Tao Te Ching

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The Tao Te Ching (UK: /ˌtaʊ tiː ˈtʃɪŋ/,[1] US: /ˌdaʊ dɛ ˈdʒɪŋ/;[2] simplified Chinese: 道德经; traditional Chinese: 道德經; pinyin: Dàodé Jīng [tâu tɤ̌ tɕíŋ] is a Chinese classic text traditionally credited to the 6th-century BC sage Laozi. It is a fundamental text for both philosophical and religious Taoism. It also strongly influenced other schools of Chinese philosophy and religion, including Legalism, Confucianism, and Buddhism.


Striving for an excess of praise, one ends up without praise.
Know satisfaction and you shall not be imperiled; then you will long endure.
Tao Te Ching: Full text Translation, Notes, and Commentary by Victor H. Mair (1990)
  • The ways that can be walked are not the eternal Way;
The names that can be named are not the eternal name.
The nameless is the origin of the myriad creatures;
The named is the mother of the myriad creatures.
  • Chapter 1
  • When all under heaven know beauty as beauty,
already there is ugliness;
When everyone knows goodness,
this accounts for badness.
Being and nonbeing give birth to each other,
Difficult and easy complete each other,
Long and short form each other,
High and low fulfill each other,
Tone and voice harmonize with each other,
Front and back follow each other—
it is ever thus.
  • Chapter 2
  • The sage, in ruling,...
Always... ensures that
the knowledgeable dare not be hostile,
and that is all.
His rule is universal.
  • Chapter 3
  • The Way is empty,
yet never refills with use;
Bottomless it is,
like the forefather of the myriad creatures.
It files away sharp points,
unravels tangles,
diffuses light,
mingles with the dust.
Submerged it lies,
seeming barely to subsist.
I know not whose child it is,
only that it resembles the predecessor of God.
  • Chapter 4
  • Heaven and earth are inhumane;
they view the myriad creatures as straw dogs.
The sage is inhumane;
he views the common people as straw dogs.
  • Chapter 5
  • The valley spirit never dies—
it is called “the mysterious female”;
The gate of the mysterious female
is called “the root of heaven and earth.”
Gossamer it is,
seemingly insubstantial,
yet never consumed through use.
  • Chapter 6
  • If wealth and honor make you haughty,
you bequeath misfortune upon yourself.
  • Chapter 9
  • While you
Cultivate the soul and embrace unity,
can you keep them from separating?
Love the people and enliven the state,
can you do so without cunning?
  • Chapter 10
  • Thirty spokes converge on a single hub,
but it is in the space where there is nothing
that the usefulness of the cart lies.
Clay is molded to make a pot,
but it is in the space where there is nothing
that the usefulness of the clay pot lies.
Cut out doors and windows to make a room,
but it is in the spaces where there is nothing
that the usefulness of the room lies.
Benefit may be derived from something,
but it is in nothing that we find usefulness.
  • Chapter 11
  • We look for it but do not see it;
we name it “subtle.”
We listen for it but do not hear it;
we name it “rare.”
We grope for it but do not grasp it;
we name it “serene.”
These three cannot be fully fathomed,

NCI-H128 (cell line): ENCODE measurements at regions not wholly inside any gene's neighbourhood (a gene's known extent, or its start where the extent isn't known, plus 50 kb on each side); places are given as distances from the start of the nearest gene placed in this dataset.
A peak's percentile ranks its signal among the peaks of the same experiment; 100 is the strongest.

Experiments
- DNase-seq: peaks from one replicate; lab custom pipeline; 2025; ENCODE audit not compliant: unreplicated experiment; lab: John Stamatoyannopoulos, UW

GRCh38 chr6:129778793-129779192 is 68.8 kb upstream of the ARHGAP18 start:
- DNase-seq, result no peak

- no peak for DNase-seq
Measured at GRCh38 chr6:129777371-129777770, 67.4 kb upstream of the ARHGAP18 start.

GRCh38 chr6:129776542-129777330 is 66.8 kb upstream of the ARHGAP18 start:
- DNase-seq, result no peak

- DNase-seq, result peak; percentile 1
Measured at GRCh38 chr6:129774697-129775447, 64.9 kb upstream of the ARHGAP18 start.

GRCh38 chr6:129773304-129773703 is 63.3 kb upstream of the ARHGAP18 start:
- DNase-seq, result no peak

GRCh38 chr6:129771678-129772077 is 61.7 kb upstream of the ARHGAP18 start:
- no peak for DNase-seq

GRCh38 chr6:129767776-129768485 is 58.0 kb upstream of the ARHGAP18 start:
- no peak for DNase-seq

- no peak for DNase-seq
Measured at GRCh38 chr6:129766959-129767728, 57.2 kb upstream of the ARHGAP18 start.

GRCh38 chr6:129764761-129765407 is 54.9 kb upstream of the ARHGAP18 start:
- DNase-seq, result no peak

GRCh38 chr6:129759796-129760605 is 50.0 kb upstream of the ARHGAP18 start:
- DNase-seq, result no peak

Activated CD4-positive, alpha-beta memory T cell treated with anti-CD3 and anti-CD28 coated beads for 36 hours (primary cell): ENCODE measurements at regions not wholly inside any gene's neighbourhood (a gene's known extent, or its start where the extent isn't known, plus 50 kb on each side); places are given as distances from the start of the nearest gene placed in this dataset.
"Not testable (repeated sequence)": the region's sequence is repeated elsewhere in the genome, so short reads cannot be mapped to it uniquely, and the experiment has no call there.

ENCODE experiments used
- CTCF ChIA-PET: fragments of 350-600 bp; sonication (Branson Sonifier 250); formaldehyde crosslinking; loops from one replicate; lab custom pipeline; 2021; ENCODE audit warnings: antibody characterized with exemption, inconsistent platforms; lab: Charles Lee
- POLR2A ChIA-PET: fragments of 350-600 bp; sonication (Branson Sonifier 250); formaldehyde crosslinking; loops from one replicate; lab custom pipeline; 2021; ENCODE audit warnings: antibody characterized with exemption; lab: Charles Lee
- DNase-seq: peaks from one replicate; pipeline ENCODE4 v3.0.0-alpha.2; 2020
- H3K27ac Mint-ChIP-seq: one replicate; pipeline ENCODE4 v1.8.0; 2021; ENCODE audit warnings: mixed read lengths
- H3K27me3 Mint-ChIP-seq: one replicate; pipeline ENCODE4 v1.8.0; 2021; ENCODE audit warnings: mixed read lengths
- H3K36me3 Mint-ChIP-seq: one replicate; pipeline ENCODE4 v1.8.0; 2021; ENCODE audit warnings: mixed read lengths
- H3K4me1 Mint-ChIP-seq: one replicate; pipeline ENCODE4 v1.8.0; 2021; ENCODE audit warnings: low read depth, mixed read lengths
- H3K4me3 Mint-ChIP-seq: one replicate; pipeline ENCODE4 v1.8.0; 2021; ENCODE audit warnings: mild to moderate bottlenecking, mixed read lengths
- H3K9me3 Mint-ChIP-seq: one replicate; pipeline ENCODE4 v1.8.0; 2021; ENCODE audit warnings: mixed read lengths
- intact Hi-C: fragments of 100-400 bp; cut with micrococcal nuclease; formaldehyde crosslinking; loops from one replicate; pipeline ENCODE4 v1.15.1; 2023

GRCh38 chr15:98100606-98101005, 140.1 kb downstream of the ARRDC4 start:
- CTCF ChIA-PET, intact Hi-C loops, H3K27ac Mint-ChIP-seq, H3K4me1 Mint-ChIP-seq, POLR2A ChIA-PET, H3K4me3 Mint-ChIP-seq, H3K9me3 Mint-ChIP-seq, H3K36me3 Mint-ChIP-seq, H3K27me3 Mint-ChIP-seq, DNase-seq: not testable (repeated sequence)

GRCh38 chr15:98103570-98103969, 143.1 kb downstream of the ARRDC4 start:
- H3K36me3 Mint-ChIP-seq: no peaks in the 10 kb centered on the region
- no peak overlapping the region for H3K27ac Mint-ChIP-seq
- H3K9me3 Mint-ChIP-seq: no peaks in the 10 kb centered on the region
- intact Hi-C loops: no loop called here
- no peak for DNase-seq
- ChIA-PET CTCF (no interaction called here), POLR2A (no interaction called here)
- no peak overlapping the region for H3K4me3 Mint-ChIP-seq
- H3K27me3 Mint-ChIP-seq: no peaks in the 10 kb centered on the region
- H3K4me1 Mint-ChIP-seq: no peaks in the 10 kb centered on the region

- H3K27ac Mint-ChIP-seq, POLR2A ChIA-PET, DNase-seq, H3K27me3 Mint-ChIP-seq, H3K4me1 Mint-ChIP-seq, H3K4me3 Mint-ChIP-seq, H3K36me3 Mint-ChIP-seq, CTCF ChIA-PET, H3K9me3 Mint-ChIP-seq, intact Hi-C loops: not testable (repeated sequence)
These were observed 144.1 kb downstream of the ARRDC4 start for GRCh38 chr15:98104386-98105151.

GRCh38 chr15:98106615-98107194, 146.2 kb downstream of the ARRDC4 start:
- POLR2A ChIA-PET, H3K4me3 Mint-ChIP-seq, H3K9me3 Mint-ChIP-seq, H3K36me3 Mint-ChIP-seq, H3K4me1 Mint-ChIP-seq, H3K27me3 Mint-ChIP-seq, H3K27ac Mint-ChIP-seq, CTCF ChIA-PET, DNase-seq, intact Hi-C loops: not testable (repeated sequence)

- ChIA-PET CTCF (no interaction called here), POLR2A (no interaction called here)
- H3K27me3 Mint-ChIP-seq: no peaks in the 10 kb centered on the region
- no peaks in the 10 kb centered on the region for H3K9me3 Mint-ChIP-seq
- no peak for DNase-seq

Following behind it,
you cannot see its back;
Approaching it from the front,
you cannot see its head.
  • Chapter 14
  • Abolish sagehood and abandon cunning,
the people will benefit a hundredfold...
Abolish cleverness and abandon profit, bandits and thieves will be no more.
  • Chapter 19
  • There was something featureless yet complete,
born before heaven and earth;
it stood alone and unchanging.
We may regard it as the mother of heaven and earth.
Not knowing its name,
I style it the “Way.”
If forced to give it a name,
I would call it “great.”
  • Chapter 25
  • The Way is eternally nameless.
As soon as one begins to divide things up,
there are names;
Once there are names,
one should also know when to stop;
Knowing when to stop,
one thereby avoids peril.
  • Chapter 32
  • Rippling is the Way, flowing left and right!
Its tasks completed, its affairs finished,
Still it does not claim them for its own.
The myriad creatures return to it,
But it does not act as their ruler.
Eternally without desire,
It may be named among the small;
The myriad creatures return to it,
But it does not act as their ruler;
It may be named among the great.
  • Chapter 34
When the Way is lost, afterward comes integrity.
When integrity is lost, afterward comes humaneness.
When humaneness is lost, afterward comes righteousness.
When righteousness is lost, afterward comes etiquette.
  • Chapter 38
  • If feudal lords and kings were ever noble and thereby exalted, they would be likely to fall.
Therefore, It is necessary to be noble, and yet take humility as a basis.
  • Chapter 39
  • Striving for an excess of praise, one ends up without praise.
  • Chapter 39
  • Reversal is the movement of the Way;
Weakness is the usage of the Way.
All creatures under heaven are born from being;
Being is born from nonbeing.
  • Chapter 40
The Way gave birth to unity, Unity gave birth to duality, Duality gave birth to trinity, Trinity gave birth to the myriad creatures.
  • The Way gave birth to unity, Unity gave birth to duality, Duality gave birth to trinity, Trinity gave birth to the myriad creatures.